The idea of fast-tracking claims that seem unfounded is an attractive one.  However, there are a number of problems:

  • It is difficult to identify at the outset which claims are without merit.  Some claims that seem superficially unfounded turn out on investigation to be serious claims.  In the UK, claimants wrongly screened into the fast track have included survivors of torture, rape and other gender violence.1 The Canadian system used to have a screening process designed to eliminate claims with “no credible basis” but it failed and was abandoned in 1993.
  • Screening by country of origin is not useful because there are very few claimants from countries which one could confidently label safe.  The countries currently preoccupying us, the Czech Republic and Mexico, have both experienced significant and well-documented human rights abuses and there are serious questions about whether the state is able or willing to protect its citizens.  This is confirmed by the acceptance rates of those heard by the Immigration and Refugee Board.  Over the last year and a half over 80% of Czechs and 15% of Mexicans heard were found to be refugees.  While the acceptance rate of Mexicans certainly indicates that many claimants do not need Canada’s protection, it also makes it impossible to argue credibly that we can presume a Mexican claim is not well-founded.  In addition, the acceptance rate may be unfairly low: many of those refused are denied protection on the grounds that the Mexican state should be able to protect them.  But, in the context of rising violence in Mexico, the state often does not offer protection, either because it is powerless or because it is complicit in the abuse.  A study by the Pentagon has concluded that Mexico is at risk of becoming a failed state.2
  • Putting claimants in a fast-track on the basis that they are deemed unfounded usually works out to be a self-fulfilling prophecy.  The claimants don’t have sufficient time or opportunity to prepare and present their case properly, and decision-makers risk being biased against them because they have been labelled unfounded.  Fast-tracking particularly penalizes survivors of rape and sexual violence, since it is well-documented that these survivors often need time before they are ready to disclose their experiences to decision-makers.  In fast-track systems, they will be out of the country before they have had a chance to explain to anyone what has happened to them.
“Fast track is just a system to refuse people. There is no time to listen to you. Even the judge didn’t listen.” N., claimant in the UK detained for 11 months.3

Most commentators fixate on getting fast refugee determinations for unfounded claims, but in fact delays very often occur after a claimant has been rejected.  Removals operations rarely seem to be coordinated with the rest of the system.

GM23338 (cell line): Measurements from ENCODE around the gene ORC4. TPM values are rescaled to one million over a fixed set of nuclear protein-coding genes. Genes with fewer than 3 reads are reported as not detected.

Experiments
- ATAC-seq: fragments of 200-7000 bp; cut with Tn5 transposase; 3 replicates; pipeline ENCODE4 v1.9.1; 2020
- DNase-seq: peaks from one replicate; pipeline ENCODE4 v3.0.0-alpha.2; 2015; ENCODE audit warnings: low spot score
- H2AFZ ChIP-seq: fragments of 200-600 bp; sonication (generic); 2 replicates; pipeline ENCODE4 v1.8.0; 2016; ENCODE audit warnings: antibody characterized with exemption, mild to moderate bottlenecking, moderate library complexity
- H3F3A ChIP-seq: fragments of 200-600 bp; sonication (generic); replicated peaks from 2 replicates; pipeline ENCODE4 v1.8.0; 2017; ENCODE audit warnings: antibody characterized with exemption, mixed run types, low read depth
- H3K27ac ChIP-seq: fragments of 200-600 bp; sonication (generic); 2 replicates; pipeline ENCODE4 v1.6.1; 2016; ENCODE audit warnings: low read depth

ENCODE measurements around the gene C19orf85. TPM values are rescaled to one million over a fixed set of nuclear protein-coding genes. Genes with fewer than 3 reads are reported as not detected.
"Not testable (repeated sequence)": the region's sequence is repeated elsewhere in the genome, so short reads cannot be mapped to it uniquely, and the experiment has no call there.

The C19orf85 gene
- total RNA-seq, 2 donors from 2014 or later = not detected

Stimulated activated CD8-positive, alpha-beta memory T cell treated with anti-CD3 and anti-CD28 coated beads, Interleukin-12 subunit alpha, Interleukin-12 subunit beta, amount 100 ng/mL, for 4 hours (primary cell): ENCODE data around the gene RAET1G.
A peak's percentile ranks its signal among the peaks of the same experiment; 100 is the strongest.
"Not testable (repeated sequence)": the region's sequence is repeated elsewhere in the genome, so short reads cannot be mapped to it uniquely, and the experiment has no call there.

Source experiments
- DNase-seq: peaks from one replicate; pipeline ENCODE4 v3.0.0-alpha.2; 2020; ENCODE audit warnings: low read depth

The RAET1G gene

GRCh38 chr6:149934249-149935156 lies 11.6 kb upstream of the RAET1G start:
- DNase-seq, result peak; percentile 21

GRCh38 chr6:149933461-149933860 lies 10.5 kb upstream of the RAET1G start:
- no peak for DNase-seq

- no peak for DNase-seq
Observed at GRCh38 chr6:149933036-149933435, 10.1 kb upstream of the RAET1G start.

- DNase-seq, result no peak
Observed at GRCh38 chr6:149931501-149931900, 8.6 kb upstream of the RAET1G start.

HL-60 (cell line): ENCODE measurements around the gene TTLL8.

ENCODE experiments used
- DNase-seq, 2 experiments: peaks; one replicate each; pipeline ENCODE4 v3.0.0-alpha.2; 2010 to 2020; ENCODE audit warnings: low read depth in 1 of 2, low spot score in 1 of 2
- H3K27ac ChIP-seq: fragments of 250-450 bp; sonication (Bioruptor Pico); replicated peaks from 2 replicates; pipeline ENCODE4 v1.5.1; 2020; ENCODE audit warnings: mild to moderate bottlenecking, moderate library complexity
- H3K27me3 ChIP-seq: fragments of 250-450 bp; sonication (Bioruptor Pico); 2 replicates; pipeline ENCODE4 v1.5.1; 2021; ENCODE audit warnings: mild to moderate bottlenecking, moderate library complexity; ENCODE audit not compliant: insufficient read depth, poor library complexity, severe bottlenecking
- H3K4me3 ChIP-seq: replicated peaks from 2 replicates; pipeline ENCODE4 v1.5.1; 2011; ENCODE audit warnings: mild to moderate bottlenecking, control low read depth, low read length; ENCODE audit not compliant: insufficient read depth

The UK is experiencing a similar problem.  Their National Audit Office recently reported that the introduction of the New Asylum Model has not resulted in an increase of the removal of failed asylum applicants.4

In fact, recent statistics show that backlogs in the UK asylum system are increasing.5 Worse, significant numbers of claimants at the end of the asylum process find themselves destitute.6

Canadians are rightly proud of our international reputation as a leader in refugee protection.  Our refugee system is far from perfect, but in considering changes, we would do well to safeguard the core elements that contribute to its success, and that are envied in other parts of the world.  Among those core elements is a commitment to treating claimants with dignity and to providing a fair process to determine whether they need protection.




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1. Bail for Immigration Detainees, Refusal factory: Women’s experiences of the Detained Fast Track asylum process at Yarl’s Wood Immigration Removal Centre, September 2007,  The National Audit Office found that some applicants are detained although their case is too complex for the fast-track, due to a failure to conduct a full screening interview, Management of Asylum Applications by the UK Border Agency, par. 10, supra.

2. Wall Street Journal, “Mexico’s Instability Is a Real Problem.  Don’t discount the possibility of a failed state next door”, Joel Kurtzman, 16 January 2009,  The Federal Court of Canada has repeatedly struck down decisions of the Immigration and Refugee Board where claimants were rejected on the basis that the Mexican state could protect them or that they could find safety elsewhere within Mexico.  For references, see

3. Refusal Factory, supra at footnote 1.

4. Management of Asylum Applications by the UK Border Agency, January 2009, para. 6(h). supra.

5. The National Audit Office, supra, found a growing backlog  of cases awaiting an initial decision (par. 2.14) and a rising backlog of refused claimants awaiting removal (par. 2.23), in addition to a “legacy backlog” of 335,000 cases from 2006, of which nearly 90,000 were concluded by My 2008 (par. 5.1 – 5.4).  See also House of Commons Public Accounts Committee, 28th report, Management of Asylum Applications, 16 June 2009,

6. Kate Smart, The Second Destitution Tally: an indication of the extent and causes of asylum seekers, people at the end of the asylum process and refugees in the UK,  May 2009,